Sunday, January 14, 2007

Wittenberg: "The Battle of Monroe's Crossroads and the Civil War's Final Campaign"

[Battle of Monroe's Crossroads and the Civil War's Final Campaign by Eric J. Wittenberg. (El Dorado Hills, CA: Savas Beatie, 2006). Pp. 300, $32.95, Hardcover, photos, 29 maps, notes, appendices. ISBN 1-932714-17-0)]

On March 10, 1865, a great cavalry battle was fought at a muddy, nondescript intersection west of Fayetteville, North Carolina. Initially routed by a dawn surprise assault by three divisions of Wade Hampton’s Confederate cavalry, two brigades of Federal cavalry under the command of Hugh Judson Kilpatrick soon rallied and drove the rebel horsemen from the field. Although a clear Union tactical victory, author Eric Wittenberg argues that the battle was also a significant Confederate success as it was crucial in allowing General William J. Hardee’s infantry corps to escape across the Cape Fear River unscathed.

Grounded in original research of a high order, The Battle of Monroe’s Crossroads is a skillfully organized and well-written campaign and battle history. Wittenberg’s work both reinforces and fills in gaps left behind by other recent historians of Sherman’s Carolinas campaign. His work augmented by dozens of detailed maps, the author has pieced together an excellent operational history of the campaign’s mounted operations and his discussion of the battle itself can confidently be termed definitive. Although an informed reader can reasonably quibble with the degree of importance the book assigns to the battle, its conclusions are based on a sound analysis of the evidence.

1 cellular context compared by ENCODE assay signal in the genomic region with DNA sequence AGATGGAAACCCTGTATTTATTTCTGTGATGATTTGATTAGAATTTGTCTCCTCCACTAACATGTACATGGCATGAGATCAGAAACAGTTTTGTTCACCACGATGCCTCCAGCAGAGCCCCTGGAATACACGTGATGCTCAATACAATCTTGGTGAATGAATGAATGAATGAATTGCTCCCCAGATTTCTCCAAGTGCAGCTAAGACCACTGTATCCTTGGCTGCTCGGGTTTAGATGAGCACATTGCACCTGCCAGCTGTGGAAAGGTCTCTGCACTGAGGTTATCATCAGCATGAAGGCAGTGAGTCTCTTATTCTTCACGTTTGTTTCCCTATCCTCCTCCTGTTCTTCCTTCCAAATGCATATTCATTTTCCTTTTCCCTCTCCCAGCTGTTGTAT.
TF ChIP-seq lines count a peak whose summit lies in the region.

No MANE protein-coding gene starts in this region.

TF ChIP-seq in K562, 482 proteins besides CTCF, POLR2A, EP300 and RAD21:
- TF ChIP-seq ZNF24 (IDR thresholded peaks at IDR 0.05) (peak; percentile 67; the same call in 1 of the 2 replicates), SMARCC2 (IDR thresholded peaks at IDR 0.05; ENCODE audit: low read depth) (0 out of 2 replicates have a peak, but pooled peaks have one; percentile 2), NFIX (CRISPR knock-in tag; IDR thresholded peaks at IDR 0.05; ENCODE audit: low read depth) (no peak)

Criticism of the command leadership from both sides is evenhanded. Rightly chastised for not properly picketing his camp, Kilpatrick is given proper due for his well-executed counterattack that drove the enemy from the field. As is made clear, the “shirttail skedaddle” is only part of the story. For his part, Hampton did not adequately guard his own rear during the night and his command’s pre-battle terrain reconnaissance was poor, a major factor in his eventual defeat.

The author and Savas Beatie are to be commended for the inclusion of so many fine maps, the paucity of which is a major failing in so much Civil War publishing today. Not only are troop movements traced, but terrain features of all kinds and elevation lines are included. The battlefield of Monroe’s Crossroads is visually recreated in painstaking detail. It’s an impressive effort.

Even though the text and visual aids leave precious little cause for complaint, the number of typos are a few too many to escape comment. Additionally, confusion does arise in places where the operational maps and text do not match, but these are minor distractions, usually having to do with units far from the main action. None of these flaws materially detract from the value of the book. Monroe’s Crossroads is stirring history that’s meticulously researched, with conclusions that are boldly stated yet always supported. Students of mounted warfare and those readers interested in the final desperate months of the Civil War should reserve a space on their bookshelf for this groundbreaking campaign history.

(The following review is reprinted with the permission of North and South Magazine, originally appearing in vol. 9 #6, pg. 87, reviewed by Andrew Wagenhoffer)

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